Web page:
Below is an exchange between a member of Detroiters Resisting Emergency Management and U.S. Bankruptcy Judge Steven Rhodes (most recent correspondence is listed first, followed by the original exchange):

May 28, 2015

Judge Rhodes, when I contacted you last week regarding Kate Levy’s film interview, and specifically contextualizing your statement that “The thing about bankruptcy that’s so beautiful is that we don’t ask why”, you responded almost immediately. (The entire exchange, with a link to Kate’s interview, is preserved below.)

Responding directly to my question, you further stated “Bankruptcy courts are neither equipped nor authorized to fix the societal problems that may have caused the need for our help.”  

A few minutes ago, sitting right beside you on the stage at the regional Chamber of Commerce Mackinac conference “Architects of Prosperity” panel, Chief Judge Rosen analogized the Detroit bankruptcy and the “grand bargain” to the famous story about Benjamin Franklin, supposedly stating that the U.S. constitutional convention wrought “a republic, if you can keep it.”  He then stated that in the bankruptcy & “grand bargain” you collectively “wrought a city.” (see video below)

I’m aware that these issues are complex.  That complexity was a significant reason for my original communication to you, seeking to avoid any claim that your statement had been taken out of context or otherwise misconstrued.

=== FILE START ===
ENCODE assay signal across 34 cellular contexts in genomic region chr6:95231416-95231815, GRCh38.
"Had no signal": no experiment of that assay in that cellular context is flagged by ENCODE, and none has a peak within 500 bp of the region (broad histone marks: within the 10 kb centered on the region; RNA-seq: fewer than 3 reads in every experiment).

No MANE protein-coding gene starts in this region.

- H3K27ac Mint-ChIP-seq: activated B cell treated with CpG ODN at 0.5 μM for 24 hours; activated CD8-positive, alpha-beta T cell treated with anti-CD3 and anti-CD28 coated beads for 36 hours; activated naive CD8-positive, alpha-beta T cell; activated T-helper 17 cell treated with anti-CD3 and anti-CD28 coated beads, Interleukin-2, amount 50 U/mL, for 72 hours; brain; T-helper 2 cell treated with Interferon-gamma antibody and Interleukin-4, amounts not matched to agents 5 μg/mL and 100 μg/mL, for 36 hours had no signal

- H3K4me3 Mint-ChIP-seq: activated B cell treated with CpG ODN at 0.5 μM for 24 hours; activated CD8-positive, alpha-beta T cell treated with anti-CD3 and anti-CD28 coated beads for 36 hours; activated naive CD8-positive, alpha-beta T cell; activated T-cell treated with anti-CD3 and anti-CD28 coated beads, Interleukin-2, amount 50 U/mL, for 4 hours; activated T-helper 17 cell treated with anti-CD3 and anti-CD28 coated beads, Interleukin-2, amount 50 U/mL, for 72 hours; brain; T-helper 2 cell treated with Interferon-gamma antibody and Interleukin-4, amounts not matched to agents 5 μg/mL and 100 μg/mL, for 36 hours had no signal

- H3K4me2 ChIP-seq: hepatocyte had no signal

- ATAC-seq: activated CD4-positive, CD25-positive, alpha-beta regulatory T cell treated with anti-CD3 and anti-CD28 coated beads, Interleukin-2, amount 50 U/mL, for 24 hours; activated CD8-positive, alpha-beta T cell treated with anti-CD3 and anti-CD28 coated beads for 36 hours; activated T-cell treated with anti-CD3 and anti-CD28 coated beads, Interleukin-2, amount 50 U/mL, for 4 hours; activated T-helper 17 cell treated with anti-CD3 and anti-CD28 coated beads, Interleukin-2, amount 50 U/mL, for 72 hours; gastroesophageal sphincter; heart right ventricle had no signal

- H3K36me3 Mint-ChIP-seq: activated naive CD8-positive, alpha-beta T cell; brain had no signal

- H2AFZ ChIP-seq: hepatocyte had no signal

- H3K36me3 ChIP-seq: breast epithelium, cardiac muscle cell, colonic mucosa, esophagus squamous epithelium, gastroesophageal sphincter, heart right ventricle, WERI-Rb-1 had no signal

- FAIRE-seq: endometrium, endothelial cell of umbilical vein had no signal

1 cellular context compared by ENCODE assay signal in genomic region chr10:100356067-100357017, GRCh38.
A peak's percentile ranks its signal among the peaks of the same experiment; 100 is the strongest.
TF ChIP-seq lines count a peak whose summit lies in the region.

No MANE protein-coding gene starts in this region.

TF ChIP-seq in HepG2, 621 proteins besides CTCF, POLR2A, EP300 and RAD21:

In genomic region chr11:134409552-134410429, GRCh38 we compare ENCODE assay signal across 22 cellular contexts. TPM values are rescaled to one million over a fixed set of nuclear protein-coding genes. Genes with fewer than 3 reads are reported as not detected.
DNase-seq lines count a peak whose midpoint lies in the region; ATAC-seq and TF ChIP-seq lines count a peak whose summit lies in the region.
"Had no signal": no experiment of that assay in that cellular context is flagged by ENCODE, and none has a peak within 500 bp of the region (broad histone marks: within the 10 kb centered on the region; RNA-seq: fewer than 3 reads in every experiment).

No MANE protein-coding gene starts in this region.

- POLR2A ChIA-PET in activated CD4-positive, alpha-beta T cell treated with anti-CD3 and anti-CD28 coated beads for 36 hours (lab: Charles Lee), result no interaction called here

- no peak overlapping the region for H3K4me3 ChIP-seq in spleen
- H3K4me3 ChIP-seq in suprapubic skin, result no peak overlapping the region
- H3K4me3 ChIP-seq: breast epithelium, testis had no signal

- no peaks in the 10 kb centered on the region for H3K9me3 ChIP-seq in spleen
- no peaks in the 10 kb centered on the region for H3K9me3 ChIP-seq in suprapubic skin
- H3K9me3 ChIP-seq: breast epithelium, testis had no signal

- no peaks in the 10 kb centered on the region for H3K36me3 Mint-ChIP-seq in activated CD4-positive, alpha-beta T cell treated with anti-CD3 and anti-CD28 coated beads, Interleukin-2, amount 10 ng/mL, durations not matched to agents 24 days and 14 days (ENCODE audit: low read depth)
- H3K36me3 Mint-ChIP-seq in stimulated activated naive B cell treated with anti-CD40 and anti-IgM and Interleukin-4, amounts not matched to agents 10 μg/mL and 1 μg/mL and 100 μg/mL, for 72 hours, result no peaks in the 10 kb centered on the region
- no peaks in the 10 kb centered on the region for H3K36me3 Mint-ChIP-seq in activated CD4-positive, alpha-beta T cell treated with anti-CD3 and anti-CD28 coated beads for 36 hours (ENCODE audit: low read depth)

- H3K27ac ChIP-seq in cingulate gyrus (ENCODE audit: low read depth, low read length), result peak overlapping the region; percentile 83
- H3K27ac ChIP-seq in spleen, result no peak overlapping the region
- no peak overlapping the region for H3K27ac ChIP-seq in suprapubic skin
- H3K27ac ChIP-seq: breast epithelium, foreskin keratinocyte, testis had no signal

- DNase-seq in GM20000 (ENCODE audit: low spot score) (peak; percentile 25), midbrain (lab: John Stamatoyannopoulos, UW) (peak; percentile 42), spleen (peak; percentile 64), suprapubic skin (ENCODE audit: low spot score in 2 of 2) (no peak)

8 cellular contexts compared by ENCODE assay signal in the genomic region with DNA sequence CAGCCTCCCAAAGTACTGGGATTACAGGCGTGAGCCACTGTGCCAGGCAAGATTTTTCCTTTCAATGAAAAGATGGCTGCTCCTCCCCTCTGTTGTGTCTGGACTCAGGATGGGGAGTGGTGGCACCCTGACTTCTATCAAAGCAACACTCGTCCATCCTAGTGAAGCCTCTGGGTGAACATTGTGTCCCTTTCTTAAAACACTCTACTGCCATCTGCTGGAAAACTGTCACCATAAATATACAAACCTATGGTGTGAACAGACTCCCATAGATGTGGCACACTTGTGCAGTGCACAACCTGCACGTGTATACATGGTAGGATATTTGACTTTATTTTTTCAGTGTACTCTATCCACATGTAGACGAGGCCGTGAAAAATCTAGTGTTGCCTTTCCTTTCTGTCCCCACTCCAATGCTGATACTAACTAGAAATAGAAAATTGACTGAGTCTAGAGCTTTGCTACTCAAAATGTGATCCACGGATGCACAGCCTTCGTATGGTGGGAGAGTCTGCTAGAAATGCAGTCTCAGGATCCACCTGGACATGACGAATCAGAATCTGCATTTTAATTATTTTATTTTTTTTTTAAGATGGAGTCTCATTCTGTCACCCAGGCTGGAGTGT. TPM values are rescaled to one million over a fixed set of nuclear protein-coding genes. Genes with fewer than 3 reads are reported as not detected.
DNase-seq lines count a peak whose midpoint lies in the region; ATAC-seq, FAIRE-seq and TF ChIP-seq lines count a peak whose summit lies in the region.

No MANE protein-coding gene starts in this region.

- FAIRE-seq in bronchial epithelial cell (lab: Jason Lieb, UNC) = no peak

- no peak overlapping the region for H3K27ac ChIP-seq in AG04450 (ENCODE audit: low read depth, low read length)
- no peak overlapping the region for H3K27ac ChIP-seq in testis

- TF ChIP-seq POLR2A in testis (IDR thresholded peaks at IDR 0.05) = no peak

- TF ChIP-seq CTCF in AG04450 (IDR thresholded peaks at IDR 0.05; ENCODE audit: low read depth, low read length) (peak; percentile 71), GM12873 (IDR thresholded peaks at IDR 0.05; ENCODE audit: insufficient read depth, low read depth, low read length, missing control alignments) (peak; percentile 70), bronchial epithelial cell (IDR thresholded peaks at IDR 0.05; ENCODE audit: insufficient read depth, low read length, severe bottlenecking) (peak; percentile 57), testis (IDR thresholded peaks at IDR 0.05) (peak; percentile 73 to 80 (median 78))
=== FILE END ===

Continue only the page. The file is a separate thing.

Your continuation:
But no appeal to complexity, expertise or other qualification can excuse such direct contradictions.  Either the bankruptcy “bargain” wrought significant results for good (or ill) for the city and our People, and your “architects of prosperity” (or austerity) deserve the praise (or blame) for your accomplishments (or misdeeds).  Or else, consistent with your limitation of the role of bankruptcy to not asking “why” (or indeed, much else) and lacking either equipment or authorization “to fix the societal problems”, you performed a much more limited, constrained and technical/legal function, not anything remotely analogous to the historical mythic constitutional origin story just cited by Judge Rosen.  You can’t have it both ways.

In conclusion (for now), the People of Detroit deserve much better.  We deserve leadership and public policy that is honest, transparent and truly dedicated to the public interest.  We deserve, among other things, adequate housing, affordable water and sanitation, and adequate public education.  We’re not getting any of that today.  The destructive, unequal and racially biased patterns of “economic development” and unaccountable power that shaped our city and our region were merely perpetuated, unless they were intensified (time will tell), by the bankruptcy bargain struck by the elites who are currently partying on Mackinac Island.

On the streets, there’s a shorthand saying describing the hypocrisy and self-serving greed at the heart of this dynamic: “It’s all about the Benjamins.”  You and your colleagues have unwittingly demonstrated the truth of this basic populist insight.


An open letter to Judge Steven Rhodes:

May 20, 2015

Dear Judge Rhodes:

Intrepid People’s filmmaker Kate Levy (whose ethical standards apparently exceed even her prodigious creativity as a documentarian) has expressed some concern about the context of your statement in her filmed interview of you, to the effect that “The thing about bankruptcy that’s so beautiful is that we don’t ask why.” ( , @ 48:29 of the video)